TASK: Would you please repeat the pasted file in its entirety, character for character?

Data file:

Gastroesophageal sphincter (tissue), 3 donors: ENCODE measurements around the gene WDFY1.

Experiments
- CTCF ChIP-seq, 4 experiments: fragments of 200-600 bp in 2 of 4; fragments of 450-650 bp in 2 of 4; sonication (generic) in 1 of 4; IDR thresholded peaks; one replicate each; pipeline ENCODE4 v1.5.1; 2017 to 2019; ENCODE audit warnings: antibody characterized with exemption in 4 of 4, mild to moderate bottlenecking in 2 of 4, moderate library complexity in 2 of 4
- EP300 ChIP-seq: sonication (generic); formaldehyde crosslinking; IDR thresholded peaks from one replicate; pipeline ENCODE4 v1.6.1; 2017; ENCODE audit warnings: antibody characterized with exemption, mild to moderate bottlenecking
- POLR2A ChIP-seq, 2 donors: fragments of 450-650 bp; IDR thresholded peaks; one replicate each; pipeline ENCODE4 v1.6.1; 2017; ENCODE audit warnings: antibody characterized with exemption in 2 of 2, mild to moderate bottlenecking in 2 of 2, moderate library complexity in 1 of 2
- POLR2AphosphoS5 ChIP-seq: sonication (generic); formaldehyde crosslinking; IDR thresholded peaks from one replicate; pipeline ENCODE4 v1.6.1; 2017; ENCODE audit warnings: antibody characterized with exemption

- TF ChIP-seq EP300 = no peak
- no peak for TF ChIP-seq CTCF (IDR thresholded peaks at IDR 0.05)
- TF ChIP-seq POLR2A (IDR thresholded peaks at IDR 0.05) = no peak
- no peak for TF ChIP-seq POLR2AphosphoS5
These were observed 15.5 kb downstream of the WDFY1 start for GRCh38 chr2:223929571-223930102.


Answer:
Gastroesophageal sphincter (tissue), 3 donors: ENCODE measurements around the gene WDFY1.

Experiments
- CTCF ChIP-seq, 4 experiments: fragments of 200-600 bp in 2 of 4; fragments of 450-650 bp in 2 of 4; sonication (generic) in 1 of 4; IDR thresholded peaks; one replicate each; pipeline ENCODE4 v1.5.1; 2017 to 2019; ENCODE audit warnings: antibody characterized with exemption in 4 of 4, mild to moderate bottlenecking in 2 of 4, moderate library complexity in 2 of 4
- EP300 ChIP-seq: sonication (generic); formaldehyde crosslinking; IDR thresholded peaks from one replicate; pipeline ENCODE4 v1.6.1; 2017; ENCODE audit warnings: antibody characterized with exemption, mild to moderate bottlenecking
- POLR2A ChIP-seq, 2 donors: fragments of 450-650 bp; IDR thresholded peaks; one replicate each; pipeline ENCODE4 v1.6.1; 2017; ENCODE audit warnings: antibody characterized with exemption in 2 of 2, mild to moderate bottlenecking in 2 of 2, moderate library complexity in 1 of 2
- POLR2AphosphoS5 ChIP-seq: sonication (generic); formaldehyde crosslinking; IDR thresholded peaks from one replicate; pipeline ENCODE4 v1.6.1; 2017; ENCODE audit warnings: antibody characterized with exemption

- TF ChIP-seq EP300 = no peak
- no peak for TF ChIP-seq CTCF (IDR thresholded peaks at IDR 0.05)
- TF ChIP-seq POLR2A (IDR thresholded peaks at IDR 0.05) = no peak
- no peak for TF ChIP-seq POLR2AphosphoS5
These were observed 15.5 kb downstream of the WDFY1 start for GRCh38 chr2:223929571-223930102.